FCA prepares for post Brexit world, launches consultation for EEA firms
With Brexit already in force since January 2020, and the temporary transition period for EU licensed firms operating in the UK via the MiFID license passport about to end at the conclusion of this year, UK financial regulator The FCA has launched a consultation on its approach to the authorisation and supervision of international firms operating in the UK.
The FCA stated that the consultation is relevant to EEA firms that intend to seek authorisation in the UK in the future, including those entering the Temporary Permissions Regime, as well as firms from non-EEA countries that have applied or intend to apply for authorisation in the UK, or are already authorised in the UK.
EEA firms that are passporting into the UK at the end of the transition period, that do not enter the TPR and require permission to perform an existing contract, will enter the Financial Services Contracts Regime. This will allow them, for a limited period of time, to continue to service their existing UK contracts in order to conduct an orderly exit from the UK market.
The regulator said it expects that there will be an increase in the number of international firms seeking authorisation at the end of the Brexit transition period, with over 1,500 firms currently registered in the Temporary Permissions Regime.
International firms serving UK customers through branches can sometimes create different risks of harm compared to UK firms because of the way their businesses are structured and operate. As part of this consultation, The FCA wants to hear views on how these risks can be mitigated, and when it would be appropriate for an international firm to seek authorisation as a UK-incorporated firm for all or part of its business.
The final document following the consultation will help firms structure their business to provide financial services in the UK and to understand The FCA’s authorisations approach.
Nausicaa Delfas, Executive Director of International at the Financial Conduct Authority, said:
‘With the Brexit transition period due to end on 31 December 2020, firms that have registered for temporary permission will need to consider plans for full authorisation. Today we are setting out our expectations for the future authorisation and supervision of international firms, to ensure appropriate protection for users of financial services.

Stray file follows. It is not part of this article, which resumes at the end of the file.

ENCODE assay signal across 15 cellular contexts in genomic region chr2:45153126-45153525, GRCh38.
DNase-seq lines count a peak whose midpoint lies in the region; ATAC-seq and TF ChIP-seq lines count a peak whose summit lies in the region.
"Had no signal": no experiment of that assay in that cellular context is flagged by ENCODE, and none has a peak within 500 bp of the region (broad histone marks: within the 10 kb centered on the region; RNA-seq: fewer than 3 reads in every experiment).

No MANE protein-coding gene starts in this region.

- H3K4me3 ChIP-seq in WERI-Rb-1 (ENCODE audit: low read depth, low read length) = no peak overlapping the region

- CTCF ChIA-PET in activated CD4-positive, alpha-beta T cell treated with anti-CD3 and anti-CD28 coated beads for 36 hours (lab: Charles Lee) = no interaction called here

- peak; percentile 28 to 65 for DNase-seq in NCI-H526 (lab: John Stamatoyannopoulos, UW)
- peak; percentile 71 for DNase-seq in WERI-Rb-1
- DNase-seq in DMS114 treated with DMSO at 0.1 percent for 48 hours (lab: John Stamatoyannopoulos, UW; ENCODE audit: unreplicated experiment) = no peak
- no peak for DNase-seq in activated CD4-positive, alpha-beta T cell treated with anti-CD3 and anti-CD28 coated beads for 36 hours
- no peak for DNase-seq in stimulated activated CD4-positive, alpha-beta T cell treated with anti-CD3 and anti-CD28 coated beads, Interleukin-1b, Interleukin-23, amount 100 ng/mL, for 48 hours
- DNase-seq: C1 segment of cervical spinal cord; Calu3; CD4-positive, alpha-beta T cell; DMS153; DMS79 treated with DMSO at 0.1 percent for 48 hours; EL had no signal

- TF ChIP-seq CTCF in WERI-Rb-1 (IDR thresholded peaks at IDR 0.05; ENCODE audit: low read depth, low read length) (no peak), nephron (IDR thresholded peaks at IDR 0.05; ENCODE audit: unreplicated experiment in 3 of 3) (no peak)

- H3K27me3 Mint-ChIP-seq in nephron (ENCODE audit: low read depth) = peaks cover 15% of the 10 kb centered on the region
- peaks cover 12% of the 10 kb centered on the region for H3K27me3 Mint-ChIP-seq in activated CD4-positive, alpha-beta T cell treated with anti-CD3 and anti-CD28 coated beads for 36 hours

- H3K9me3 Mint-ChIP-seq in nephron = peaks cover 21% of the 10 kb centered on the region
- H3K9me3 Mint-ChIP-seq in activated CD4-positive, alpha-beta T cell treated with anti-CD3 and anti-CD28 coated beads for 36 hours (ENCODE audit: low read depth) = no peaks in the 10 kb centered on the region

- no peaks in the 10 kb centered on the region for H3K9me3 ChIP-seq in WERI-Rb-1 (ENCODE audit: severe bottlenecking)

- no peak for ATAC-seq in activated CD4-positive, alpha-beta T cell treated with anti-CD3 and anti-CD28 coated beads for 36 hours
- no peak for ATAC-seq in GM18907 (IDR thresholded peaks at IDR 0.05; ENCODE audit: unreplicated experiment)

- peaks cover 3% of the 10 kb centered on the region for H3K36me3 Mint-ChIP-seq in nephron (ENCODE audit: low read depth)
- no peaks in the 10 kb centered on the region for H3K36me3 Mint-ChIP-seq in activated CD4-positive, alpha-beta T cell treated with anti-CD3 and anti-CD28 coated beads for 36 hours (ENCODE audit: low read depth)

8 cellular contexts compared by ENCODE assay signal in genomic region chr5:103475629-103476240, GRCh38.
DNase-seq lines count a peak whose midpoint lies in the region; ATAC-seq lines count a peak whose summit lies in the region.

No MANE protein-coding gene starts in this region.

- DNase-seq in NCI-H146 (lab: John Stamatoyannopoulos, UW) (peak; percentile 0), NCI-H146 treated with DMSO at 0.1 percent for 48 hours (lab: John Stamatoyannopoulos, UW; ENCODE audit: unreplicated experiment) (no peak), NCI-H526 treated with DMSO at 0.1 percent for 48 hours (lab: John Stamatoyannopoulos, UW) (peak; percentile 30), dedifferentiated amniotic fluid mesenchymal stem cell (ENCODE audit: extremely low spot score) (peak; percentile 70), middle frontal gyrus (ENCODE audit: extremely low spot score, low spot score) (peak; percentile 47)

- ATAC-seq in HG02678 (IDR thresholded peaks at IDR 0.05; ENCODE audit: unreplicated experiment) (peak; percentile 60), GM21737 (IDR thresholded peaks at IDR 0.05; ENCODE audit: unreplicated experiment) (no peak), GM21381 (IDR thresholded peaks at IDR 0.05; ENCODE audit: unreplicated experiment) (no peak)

‘International firms are a key contributor to the success of the UK financial services market. This consultation will give EEA and non-EEA firms a chance to feedback on our future approach to the regulation of international firms.’
When the FCA decides whether to authorise an international firm, it said that it applies the same minimum standards as it does for UK firms. Before seeking authorisation, any international firm needs to demonstrate it is ready, willing and organised and meets the relevant minimum standards. Once authorised, firms need to continue to meet those standards, which are designed to protect consumers and ensure the integrity of markets.
The FCA expects a firm seeking authorisation to have an active place of business in the UK to enable it to effectively supervise its UK activities.
The deadline for consultation responses is 27 November 2020. All feedback received will form the basis for the FCA’s final statement on its approach to international firms.
The consultation is relevant for EEA firms that intend to seek authorisation in the UK in the future, including those entering the Temporary Permissions Regime. It is also relevant for firms from non-EEA countries that have applied or intend to apply for authorisation in the UK, or are already authorised in the UK.
There are currently over 1500 firms and around 600 funds registered with the FCA for the Temporary Permissions Regime.
The window for EEA-based firms, that have not already done so, to notify The FCA that they wish to use the temporary permissions regime will re-open at 9am 30 September 2020. Firms that have already submitted a notification need take no further action.
Under FSMA the FCA’s strategic objective is to ensure that relevant markets function well and its operational objectives are: to secure an appropriate degree of protection for consumers, to protect and enhance the integrity of the UK financial system, and to promote effective competition in the interests of consumers.